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The China-Mediterranean Observer: Exploring the Ramifications of Iran’s Membership to the Shanghai Cooperation Organization

An Iranian man reads a copy of the daily newspaper "Etalaat" bearing the headline "Iran is a new member of the Shanghai Cooperation Organisation", at a kiosk in the capital Tehran, on September 18, 2021. ATTA KENARE / AFP

We start this issue of the ChinaMed Observer with the new developments in the Shanghai Cooperation Organization (SCO). On September 17, during the SCO Summit in Dushanbe, Tajikistan, Iran’s permanent membership in the organization was finalized. Many Iranian politicians and experts have voiced enthusiastic opinions of this event, confident that joining such a regional organization would increase Iran’s prestige in the regional and international scene. However, Ruhollah Suri, an expert on regional issues, offered a more cautious view. According to him, the impact of the SCO’s sphere of influence and the benefits Iran could gain from it should not be exaggerated for a number of reasons. First of all, the competition among its member states, for example between Russia and China, and India and Pakistan, and their “sometimes-contradictory approach to the United States” undermines the organization’s potential for expanding regional economic partnership and cooperation. This seems to be also true for what concerns security issues and the fight against terrorism and extremism, as highlighted by member states’ different views of the Taliban’s take over in Afghanistan. Moreover, Suri points out that the organization’s main partners, Russia and China, also have opposing views of what the SCO should be. While Russia sees this organization “as a security arrangement against US hegemony, China is increasingly trying to use it as a tool for its expansionist economic programs.” Therefore, although Suri agrees that joining such a regional alliance fits perfectly into Iran’s policy of “looking at East,” he also argues that Tehran should put more effort into de-escalating tensions with the West and striking a balance in its international relations.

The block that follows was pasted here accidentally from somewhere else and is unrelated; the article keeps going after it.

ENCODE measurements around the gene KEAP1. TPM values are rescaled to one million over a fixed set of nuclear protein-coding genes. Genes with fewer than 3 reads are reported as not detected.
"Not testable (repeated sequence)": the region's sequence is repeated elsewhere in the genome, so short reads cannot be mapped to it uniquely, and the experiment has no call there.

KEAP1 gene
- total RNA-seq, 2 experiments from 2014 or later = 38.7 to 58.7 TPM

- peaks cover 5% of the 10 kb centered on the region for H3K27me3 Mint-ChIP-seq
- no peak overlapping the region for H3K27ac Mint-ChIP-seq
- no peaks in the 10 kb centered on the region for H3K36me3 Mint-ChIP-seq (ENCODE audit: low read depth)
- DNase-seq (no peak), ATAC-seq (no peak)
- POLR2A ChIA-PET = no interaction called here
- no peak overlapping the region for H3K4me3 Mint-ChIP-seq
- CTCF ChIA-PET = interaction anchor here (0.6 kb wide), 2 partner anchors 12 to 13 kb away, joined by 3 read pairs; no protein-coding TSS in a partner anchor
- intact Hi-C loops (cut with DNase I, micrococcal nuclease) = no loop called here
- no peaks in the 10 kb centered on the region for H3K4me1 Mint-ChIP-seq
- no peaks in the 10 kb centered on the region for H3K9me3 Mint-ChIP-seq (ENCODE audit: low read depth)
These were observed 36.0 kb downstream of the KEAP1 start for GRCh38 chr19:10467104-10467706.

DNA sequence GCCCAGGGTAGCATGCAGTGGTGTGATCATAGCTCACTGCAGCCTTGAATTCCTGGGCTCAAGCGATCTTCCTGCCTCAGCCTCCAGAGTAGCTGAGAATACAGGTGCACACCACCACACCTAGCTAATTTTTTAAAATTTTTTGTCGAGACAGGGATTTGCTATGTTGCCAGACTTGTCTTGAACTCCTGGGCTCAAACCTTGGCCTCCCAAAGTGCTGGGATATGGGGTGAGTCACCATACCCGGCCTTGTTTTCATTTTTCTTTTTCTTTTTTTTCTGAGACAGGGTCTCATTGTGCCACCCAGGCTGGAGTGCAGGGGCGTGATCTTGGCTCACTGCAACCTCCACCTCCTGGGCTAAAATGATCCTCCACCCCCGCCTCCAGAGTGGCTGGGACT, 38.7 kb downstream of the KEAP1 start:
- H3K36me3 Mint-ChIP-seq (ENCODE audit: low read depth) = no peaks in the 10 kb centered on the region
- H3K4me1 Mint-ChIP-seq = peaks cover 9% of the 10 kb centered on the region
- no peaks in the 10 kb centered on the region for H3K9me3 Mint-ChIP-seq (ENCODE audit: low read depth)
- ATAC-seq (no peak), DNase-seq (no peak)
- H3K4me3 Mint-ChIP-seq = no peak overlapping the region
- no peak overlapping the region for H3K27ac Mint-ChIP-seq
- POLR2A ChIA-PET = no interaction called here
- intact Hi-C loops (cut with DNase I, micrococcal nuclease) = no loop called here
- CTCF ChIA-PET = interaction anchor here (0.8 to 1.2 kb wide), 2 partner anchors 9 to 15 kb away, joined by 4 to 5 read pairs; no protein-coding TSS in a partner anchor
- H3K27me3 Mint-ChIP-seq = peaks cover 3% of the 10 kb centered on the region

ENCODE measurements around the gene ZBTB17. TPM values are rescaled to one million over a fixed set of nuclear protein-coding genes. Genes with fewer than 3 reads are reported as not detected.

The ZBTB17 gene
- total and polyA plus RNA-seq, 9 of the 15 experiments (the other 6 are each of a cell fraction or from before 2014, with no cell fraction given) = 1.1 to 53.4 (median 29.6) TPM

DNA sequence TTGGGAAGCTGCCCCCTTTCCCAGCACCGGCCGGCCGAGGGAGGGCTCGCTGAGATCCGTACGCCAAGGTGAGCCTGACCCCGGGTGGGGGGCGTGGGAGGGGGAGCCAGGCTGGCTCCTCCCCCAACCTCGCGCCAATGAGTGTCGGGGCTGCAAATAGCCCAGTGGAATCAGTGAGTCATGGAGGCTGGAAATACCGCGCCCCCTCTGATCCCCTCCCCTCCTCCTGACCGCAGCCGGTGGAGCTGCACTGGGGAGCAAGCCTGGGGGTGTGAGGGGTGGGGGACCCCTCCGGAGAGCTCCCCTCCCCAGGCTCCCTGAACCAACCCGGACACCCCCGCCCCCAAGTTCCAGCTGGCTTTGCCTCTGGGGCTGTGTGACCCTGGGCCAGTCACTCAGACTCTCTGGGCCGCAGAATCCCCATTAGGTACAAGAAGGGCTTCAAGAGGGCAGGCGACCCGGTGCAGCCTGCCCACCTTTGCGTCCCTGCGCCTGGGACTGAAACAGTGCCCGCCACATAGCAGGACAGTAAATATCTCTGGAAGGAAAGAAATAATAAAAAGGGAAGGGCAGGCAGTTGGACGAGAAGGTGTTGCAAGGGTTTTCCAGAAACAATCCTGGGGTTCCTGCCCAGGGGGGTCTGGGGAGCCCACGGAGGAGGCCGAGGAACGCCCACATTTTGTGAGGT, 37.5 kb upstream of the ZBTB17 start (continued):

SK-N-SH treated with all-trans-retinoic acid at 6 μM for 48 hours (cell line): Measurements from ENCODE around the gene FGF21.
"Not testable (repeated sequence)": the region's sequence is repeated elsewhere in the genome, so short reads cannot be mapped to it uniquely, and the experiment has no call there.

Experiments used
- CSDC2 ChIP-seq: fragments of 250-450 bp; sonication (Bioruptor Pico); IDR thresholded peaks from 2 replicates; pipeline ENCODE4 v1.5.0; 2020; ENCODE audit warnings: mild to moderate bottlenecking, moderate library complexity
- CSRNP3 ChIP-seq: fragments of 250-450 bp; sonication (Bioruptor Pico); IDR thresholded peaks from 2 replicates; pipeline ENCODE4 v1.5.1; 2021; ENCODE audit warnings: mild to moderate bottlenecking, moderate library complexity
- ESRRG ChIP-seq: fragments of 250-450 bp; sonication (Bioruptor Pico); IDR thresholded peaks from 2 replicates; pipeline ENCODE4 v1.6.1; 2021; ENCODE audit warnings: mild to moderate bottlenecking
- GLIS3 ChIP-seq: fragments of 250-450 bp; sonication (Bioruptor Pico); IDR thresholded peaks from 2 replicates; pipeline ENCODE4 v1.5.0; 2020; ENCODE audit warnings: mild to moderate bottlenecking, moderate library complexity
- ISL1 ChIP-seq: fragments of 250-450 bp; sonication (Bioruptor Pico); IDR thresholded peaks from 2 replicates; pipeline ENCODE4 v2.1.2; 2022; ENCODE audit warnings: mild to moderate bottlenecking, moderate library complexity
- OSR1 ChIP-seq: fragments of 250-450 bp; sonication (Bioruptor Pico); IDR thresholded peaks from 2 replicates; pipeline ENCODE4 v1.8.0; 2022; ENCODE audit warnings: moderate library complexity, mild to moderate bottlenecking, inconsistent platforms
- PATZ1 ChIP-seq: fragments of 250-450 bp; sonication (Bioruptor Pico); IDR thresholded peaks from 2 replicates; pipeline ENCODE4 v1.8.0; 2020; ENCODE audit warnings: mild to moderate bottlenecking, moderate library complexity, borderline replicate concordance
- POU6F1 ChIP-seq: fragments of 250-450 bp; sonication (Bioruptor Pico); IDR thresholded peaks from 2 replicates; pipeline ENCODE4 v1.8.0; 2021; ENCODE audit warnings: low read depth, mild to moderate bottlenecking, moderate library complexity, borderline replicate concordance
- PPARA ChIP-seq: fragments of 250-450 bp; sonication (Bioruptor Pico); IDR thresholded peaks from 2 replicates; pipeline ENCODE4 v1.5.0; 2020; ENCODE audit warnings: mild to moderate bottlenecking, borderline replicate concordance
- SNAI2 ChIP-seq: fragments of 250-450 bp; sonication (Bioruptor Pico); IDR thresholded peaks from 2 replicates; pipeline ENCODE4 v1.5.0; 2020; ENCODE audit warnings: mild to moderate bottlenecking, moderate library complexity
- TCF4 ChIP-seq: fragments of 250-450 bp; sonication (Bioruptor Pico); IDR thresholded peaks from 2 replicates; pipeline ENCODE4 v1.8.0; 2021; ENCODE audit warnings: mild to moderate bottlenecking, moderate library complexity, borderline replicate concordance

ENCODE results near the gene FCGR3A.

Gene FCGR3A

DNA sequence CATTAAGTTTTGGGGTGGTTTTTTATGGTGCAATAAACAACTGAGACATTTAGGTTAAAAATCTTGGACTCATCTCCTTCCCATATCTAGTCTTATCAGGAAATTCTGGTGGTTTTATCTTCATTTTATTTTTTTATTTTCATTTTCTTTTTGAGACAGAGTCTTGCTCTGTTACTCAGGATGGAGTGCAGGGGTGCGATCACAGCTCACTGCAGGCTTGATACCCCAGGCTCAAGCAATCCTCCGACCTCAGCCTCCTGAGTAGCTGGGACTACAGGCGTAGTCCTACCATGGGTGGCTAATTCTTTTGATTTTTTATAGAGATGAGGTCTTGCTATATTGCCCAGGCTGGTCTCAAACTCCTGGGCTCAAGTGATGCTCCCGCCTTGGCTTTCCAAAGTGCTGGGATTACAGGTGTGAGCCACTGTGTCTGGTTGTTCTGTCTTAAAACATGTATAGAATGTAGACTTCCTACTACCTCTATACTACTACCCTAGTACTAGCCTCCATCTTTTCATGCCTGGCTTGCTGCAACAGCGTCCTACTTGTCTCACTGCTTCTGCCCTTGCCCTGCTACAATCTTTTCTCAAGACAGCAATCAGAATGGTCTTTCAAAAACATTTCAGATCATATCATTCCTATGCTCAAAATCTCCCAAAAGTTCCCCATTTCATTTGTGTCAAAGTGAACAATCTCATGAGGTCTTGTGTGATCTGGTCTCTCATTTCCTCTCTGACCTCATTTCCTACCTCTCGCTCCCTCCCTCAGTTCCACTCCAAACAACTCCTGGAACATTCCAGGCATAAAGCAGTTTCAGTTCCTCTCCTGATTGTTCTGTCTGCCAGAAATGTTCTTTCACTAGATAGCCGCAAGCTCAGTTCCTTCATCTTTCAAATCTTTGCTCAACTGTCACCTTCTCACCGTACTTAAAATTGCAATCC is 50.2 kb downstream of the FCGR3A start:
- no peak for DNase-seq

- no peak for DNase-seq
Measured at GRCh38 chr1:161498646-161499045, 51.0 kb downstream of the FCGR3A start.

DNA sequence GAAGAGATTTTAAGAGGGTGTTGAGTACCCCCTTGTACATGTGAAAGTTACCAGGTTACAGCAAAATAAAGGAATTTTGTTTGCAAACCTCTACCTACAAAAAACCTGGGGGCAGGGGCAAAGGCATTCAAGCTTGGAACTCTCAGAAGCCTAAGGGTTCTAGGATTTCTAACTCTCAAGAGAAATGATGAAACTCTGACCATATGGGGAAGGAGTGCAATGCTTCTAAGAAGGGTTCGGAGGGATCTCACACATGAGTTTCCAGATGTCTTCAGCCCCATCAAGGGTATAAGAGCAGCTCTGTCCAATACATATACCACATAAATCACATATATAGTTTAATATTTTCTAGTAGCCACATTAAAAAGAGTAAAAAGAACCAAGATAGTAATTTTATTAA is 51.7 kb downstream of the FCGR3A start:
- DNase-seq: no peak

In this sense, gaining full access to the Belt and Road Initiative (BRI) seems to remain the best option for Iran to revive its economy and improve its international image. However, Iran’s potential, in terms of natural resources, manpower, geopolitical position, and independence in the international system, would not be enough to prompt China to engage more deeply with Tehran. During a seminar organized by the Tehran Chamber of Commerce, three experts in international affairs, Fereydoun Vardinejad, Feryal Mostowfi, and Arash Raʾisinejad, argued that Iran must implement some serious reforms in its financial and economic apparatus, such as “reforming the banking system”, “fighting money laundering”, “reforming laws and regulations to facilitate bilateral and multilateral trade”, and increasing its knowledge of the international arena in order to fully participate in the BRI and attract foreign investments.  

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